A Glossary of Cardmaking Techniques

Please let us know in the comments if you would like us to add additional terms that we have missed of this glossary of cardmaking techniques. Our intention is that this glossary will grow and grow to cover all aspects of papercrafting techniques.

If you have created a tutorial on CraftWorld that you would like us to link to please let us know!

Die Cutting

Die cutting is a broad term, but in papercrafting it means that you use a machine to enable you to create cut out shapes and designs without needing to use a knife or scissors. There are millions of dies available and they can be used over and over again. The dies are usually made of metal with a raised sharp area for cutting or partially cutting through paper and cardstock when placed under pressure by the dire-cutting machine.

>Top die-cutting tips for beginners
> Intricate die-cutting tips
> Partial die-cutting technique
> Spotlight die-cutting
> Die-cutting sentiments

Digital Die-cutting

The results of manually die-cutting using a machine with a crank can be recreated using computer software and a digital die-cutting machine. The machine has a blade and works similar to a printer following insstructions of where to cut the card or paper. You can create and resize your own bespoke designs so that you don't have to rely on buying a die.

> Brother Scan n Cut


To embellish a card simply means to add items to the card to improve the design, examples of embellishments would be small paper flowers, sequins or coloured gems placed in a way to accent and enhance the over all design of the card.

Create DIY Embellishments with stamps


Embossing is the practice of creating a raised design or text on the surface of your card, paper or other materials you may be using in your papercrafting. Embossing adds a subtle finish to your papercrafting, giving it extra dimension and interest. It can be left plain or enhanced with colour to really bring out the design. You can achieve an embossed effect using readily available craft products on the surface or with dry embossing using pressure to create the raised effect.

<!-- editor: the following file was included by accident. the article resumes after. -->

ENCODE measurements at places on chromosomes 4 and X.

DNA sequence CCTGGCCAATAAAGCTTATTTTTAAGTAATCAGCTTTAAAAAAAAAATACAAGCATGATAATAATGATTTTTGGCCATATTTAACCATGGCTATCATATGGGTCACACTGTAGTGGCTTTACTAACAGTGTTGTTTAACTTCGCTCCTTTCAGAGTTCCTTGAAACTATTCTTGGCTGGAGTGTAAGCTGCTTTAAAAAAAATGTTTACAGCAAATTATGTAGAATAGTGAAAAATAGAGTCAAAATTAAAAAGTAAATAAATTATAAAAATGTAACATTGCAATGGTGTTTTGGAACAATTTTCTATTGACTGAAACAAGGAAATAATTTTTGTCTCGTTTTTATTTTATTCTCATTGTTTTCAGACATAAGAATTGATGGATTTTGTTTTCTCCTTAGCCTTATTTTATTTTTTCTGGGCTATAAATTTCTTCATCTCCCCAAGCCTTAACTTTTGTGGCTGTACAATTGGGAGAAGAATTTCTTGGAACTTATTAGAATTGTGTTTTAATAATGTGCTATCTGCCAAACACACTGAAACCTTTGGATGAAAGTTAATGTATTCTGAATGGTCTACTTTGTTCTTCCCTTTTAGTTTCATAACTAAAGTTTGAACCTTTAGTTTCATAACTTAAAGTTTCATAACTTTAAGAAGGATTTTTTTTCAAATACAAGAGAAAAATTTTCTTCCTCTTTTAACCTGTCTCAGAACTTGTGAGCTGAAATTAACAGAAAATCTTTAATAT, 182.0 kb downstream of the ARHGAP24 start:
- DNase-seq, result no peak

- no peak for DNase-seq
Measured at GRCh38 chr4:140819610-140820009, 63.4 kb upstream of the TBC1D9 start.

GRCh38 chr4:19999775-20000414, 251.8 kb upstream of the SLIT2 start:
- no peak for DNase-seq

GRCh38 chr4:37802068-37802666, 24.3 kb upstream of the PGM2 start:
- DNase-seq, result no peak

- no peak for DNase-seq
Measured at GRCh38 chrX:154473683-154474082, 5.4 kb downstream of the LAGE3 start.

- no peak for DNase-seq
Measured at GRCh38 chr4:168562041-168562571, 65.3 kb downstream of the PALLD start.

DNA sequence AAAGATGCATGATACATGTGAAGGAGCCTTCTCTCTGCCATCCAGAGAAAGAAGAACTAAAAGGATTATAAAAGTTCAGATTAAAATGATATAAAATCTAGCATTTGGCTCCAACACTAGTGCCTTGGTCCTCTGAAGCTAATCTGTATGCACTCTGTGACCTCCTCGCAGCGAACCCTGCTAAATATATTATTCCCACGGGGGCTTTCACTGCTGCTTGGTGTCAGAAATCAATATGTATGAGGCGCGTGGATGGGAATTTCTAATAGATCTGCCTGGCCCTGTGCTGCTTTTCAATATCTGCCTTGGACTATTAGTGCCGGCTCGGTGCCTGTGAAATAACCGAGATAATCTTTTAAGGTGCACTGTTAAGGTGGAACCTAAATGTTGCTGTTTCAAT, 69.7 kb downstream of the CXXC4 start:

>The Complete Guide to Embossing techniques


Foiling is where you add a metallic finish to the design of your card using foil sheets, heat and pressure. You can use special attachements for digital die-cutting machines, foiling pens or machines specifically designed for hot foiling.

> WRMK Foiling Quill

Fussy Cutting

Fussy Cutting means cutting out a design from patterned paper or cutting out a stamped image. The term originated from quilters who chose specific patterned areas of fabric to highlight on quilts. Using the term is often a way of distinguishing between die-cutting using a machine or cutting by hand.

Fussy Cutting Tips

Heat Embossing

Heat embossing involves stamps or embossing pens, embossing ink, embossing powder and a heat gun to melt the powder and create a raised design.

The complete guide to Embossing Techniques

Ink Blending

Ink Blending is when you combine different coloured inks with any kind of blending tool with the intention of creating a seamless change from one colour to the next. There are various types of inks available for with this technique including stamp inks, Distress Oxides, or Distress Inks.

>A Complete guide to Ink Blending

Matting & Layering

Matting and layering is the process of adding additional dimension to a card as a background for a stamped image, die cut or embellishment. With each layer or matt you create the effect of a step which helps to focus the eye on the main elements of the card. Mats are the sheets of card which dimish in size as you layer them on top of each other.

> How to unstick mats and layers

Paper Piecing

Paper piecing is using small scraps of card or paper to 'colour' a stamped image. It can create a very effective result, giving added dimension to the stamped image.


Using a paper punch you can create multiple shapes such as flowers, circles, gift tags. The punch has a sharp cutting blade that is pushed down through the paper or card and then released to create the shape. They can be quite intricate designs.


Stamping in papercrafting is where you use any stamp which has a raised design and cover it with ink so that only the raised are is imprinted when you push it down onto your card or paper. Stamps are usually made of rubber or clear polymer. There are many stamp designs available to crafters as well as many different types of inks to use.

> Ghost Stamping Tutorial


Stencilling is where you add ink or other medium such as a textured paste over a stencil so that when the stencil is removed you are left with a pattern or design where the gaps in the stencil allowed the ink to come into contact with the paper or card.

> How to stencil with guilding flakes